Summer 2013
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Help Your Child Breathe Easier this Summer

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As kids spend time outside during the hot months in Central Texas, parents should be ready to protect them from the worst effects of ground-level ozone. Also known as smog, ground-level ozone is the section of earth’s atmosphere located nearest to us. Filled with pollutants, it can cause coughing and shortness of breath and can also be a trigger for asthma in children and adults.

High levels of air pollution can be harmful to children participating in outdoor activities – and those with breathing issues, like asthma, are even more susceptible. KidsHealth.org cautions parents that “exposure to pollutants in the air can cause flare-ups and may increase the chance of upper respiratory infections.” In fact, the Environmental Protection Agency reports an increase in respiratory hospital visits during the summertime.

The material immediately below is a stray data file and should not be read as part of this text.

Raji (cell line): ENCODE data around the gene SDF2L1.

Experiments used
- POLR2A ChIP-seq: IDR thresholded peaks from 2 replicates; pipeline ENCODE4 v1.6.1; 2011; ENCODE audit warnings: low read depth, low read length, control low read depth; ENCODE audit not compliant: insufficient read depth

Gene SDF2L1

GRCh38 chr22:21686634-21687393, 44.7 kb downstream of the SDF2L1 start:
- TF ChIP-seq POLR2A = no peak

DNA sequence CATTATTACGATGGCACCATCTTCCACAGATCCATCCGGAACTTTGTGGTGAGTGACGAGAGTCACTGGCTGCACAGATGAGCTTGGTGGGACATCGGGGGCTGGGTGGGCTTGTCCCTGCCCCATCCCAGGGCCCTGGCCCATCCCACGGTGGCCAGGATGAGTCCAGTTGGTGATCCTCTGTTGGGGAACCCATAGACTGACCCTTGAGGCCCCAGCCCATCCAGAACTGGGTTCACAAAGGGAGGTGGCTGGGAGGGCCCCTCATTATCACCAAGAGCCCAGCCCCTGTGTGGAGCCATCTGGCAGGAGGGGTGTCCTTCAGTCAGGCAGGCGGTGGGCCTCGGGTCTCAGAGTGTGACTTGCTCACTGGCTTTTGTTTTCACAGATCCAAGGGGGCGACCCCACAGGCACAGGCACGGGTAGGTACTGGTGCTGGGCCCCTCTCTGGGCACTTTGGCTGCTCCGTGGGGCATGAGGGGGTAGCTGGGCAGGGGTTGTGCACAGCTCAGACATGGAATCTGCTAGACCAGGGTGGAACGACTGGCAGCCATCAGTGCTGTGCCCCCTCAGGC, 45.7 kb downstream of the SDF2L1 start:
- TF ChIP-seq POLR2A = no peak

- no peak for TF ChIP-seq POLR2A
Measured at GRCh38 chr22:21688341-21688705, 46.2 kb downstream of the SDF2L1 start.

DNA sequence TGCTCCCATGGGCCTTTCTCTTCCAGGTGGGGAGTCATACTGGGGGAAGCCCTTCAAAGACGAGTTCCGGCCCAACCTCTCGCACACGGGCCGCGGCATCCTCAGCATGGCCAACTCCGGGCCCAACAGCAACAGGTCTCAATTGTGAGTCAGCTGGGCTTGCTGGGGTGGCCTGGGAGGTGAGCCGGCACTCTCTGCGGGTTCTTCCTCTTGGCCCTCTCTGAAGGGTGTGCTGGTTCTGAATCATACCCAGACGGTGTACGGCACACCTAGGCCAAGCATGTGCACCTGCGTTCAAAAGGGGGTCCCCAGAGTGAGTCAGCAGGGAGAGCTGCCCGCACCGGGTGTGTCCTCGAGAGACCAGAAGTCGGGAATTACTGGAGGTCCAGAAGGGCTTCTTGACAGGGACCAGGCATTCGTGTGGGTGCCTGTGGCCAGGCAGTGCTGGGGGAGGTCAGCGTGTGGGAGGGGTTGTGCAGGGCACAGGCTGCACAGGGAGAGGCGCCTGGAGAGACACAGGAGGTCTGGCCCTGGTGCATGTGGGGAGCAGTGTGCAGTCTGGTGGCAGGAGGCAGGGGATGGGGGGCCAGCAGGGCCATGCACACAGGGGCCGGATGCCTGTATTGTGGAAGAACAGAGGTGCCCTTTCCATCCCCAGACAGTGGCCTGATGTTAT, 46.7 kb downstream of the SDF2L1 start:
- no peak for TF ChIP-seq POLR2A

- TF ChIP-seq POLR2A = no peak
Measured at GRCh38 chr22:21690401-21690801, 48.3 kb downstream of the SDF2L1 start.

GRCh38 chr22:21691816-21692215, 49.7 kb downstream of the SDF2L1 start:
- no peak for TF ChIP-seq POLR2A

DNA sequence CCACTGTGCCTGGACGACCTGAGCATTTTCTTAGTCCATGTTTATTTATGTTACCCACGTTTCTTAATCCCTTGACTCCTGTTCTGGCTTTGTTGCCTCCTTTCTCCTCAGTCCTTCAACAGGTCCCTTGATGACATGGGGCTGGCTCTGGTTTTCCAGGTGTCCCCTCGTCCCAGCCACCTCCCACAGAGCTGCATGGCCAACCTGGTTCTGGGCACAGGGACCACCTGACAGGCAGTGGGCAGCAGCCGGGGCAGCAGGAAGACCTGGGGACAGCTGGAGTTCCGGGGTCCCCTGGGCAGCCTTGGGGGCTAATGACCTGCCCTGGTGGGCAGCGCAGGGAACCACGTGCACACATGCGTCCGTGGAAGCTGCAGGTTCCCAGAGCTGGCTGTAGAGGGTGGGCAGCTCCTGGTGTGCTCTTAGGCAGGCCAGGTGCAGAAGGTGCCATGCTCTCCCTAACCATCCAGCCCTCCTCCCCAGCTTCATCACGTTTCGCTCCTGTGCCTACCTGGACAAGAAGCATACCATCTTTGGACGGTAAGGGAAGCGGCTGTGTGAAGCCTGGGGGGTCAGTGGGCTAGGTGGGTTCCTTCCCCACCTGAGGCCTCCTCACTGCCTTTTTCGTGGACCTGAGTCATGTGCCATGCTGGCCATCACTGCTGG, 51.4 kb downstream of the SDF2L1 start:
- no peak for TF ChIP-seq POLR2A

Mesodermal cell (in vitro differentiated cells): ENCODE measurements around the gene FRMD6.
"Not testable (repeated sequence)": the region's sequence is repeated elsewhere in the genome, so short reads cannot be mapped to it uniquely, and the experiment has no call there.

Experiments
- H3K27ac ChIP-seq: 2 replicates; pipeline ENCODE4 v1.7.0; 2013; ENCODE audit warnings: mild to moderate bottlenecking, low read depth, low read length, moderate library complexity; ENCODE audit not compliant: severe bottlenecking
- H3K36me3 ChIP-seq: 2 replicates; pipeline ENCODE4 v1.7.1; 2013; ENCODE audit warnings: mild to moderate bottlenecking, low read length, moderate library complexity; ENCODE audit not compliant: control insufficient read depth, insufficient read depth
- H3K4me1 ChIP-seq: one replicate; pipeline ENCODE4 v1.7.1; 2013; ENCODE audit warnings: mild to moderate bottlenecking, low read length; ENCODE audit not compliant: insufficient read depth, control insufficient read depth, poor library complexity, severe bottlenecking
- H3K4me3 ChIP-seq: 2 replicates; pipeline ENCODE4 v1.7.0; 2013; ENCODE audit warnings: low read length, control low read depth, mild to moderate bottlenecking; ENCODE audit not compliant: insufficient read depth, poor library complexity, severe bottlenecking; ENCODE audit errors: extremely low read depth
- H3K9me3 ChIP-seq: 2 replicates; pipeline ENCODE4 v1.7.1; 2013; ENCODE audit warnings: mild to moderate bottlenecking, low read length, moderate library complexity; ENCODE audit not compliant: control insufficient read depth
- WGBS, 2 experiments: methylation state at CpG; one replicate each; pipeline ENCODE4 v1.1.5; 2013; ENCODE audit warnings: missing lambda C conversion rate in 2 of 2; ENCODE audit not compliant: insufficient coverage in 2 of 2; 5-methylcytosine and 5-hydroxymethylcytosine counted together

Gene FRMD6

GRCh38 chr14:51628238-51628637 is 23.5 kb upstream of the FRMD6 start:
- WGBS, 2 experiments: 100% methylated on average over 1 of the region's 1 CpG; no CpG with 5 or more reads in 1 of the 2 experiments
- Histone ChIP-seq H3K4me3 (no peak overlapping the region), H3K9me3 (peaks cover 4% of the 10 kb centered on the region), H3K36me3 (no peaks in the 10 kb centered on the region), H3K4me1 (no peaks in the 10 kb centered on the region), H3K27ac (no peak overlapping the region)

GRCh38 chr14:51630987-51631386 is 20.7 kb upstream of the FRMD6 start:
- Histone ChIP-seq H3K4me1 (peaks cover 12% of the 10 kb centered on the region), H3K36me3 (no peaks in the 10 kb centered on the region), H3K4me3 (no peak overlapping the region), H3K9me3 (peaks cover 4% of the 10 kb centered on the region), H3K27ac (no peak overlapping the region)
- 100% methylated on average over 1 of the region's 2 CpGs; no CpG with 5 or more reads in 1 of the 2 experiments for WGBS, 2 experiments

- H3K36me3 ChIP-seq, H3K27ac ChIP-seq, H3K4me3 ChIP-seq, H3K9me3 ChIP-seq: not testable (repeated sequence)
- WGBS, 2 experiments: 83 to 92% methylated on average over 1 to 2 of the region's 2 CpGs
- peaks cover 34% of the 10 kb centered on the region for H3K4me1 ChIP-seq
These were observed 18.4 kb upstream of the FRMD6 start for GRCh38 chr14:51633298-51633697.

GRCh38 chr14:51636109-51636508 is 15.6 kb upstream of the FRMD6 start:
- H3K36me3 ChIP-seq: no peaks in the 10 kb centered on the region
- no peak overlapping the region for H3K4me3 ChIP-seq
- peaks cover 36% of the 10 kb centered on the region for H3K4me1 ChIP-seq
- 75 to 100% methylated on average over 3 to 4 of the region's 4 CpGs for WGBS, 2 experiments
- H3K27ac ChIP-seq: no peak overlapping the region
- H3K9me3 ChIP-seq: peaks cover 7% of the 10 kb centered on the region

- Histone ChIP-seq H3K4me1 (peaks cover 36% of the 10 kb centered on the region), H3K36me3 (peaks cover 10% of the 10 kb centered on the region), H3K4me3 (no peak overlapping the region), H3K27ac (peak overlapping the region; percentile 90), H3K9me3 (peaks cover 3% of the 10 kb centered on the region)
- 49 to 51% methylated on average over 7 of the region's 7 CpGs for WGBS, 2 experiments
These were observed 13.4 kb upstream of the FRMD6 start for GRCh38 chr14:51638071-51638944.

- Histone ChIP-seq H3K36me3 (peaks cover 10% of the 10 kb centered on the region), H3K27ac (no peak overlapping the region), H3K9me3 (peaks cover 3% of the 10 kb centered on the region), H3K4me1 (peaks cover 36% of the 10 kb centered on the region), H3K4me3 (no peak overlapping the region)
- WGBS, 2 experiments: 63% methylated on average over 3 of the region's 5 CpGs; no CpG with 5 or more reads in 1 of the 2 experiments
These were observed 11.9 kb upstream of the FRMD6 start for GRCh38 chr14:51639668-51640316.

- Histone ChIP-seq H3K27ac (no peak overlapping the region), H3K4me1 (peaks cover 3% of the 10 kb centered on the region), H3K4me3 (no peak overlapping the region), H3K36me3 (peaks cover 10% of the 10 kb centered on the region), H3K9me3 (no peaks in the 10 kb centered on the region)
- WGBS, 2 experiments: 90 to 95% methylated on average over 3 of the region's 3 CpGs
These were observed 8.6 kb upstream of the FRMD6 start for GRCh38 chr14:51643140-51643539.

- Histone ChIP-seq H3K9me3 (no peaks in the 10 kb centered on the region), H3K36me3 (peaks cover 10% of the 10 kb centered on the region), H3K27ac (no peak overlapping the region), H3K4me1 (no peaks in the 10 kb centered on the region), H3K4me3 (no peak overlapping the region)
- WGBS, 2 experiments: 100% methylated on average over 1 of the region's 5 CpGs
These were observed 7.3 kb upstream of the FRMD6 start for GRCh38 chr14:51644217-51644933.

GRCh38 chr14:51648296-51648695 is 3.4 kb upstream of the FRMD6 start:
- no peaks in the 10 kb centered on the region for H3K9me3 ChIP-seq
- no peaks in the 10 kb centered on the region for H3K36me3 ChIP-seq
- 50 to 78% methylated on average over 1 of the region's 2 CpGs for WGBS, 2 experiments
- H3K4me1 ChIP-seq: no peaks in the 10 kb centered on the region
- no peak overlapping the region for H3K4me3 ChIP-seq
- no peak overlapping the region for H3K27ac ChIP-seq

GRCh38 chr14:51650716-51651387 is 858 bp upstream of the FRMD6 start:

How Can you Protect your Child?

The Centers for Disease Control & Prevention recommends creating an Asthma Action Plan, a written strategy developed with your child’s physician. It can include daily treatments, information about controlling asthma long term and ways to manage worsening asthma or attacks. Be sure anyone who cares for your child has a copy of this action plan, including the school nurse. According to Sally Freeman, MSN, RN, director of AISD Student Health Services, “The school nurse will use the asthma action plan to ensure your child’s asthma is safely managed in the school setting.”

You can also watch for pollution reports on TV or in the newspaper to help determine when ozone action days might occur. On those days, limit your child’s outdoor activities during peak hours: 11 a.m. to 8 p.m.

Another way to check air quality in your area is via the AirNow website. There you can learn how clean or polluted the outdoor air is and also get a list of related health effects. Don’t let the ground-level ozone and asthma slow your child down! Take the necessary precautions to make sure his or her asthma is being handled effectively.

Sources:

AirNow – Air Quality Index
Asthma Action Plan
Kids & Asthma
Environmental Protection Agency
KidsHealth.org

Help Your Child Breathe Easier this Summer
goodhealth.com


Good Health for Kids is produced by Dell Children's Medical Center of Central Texas.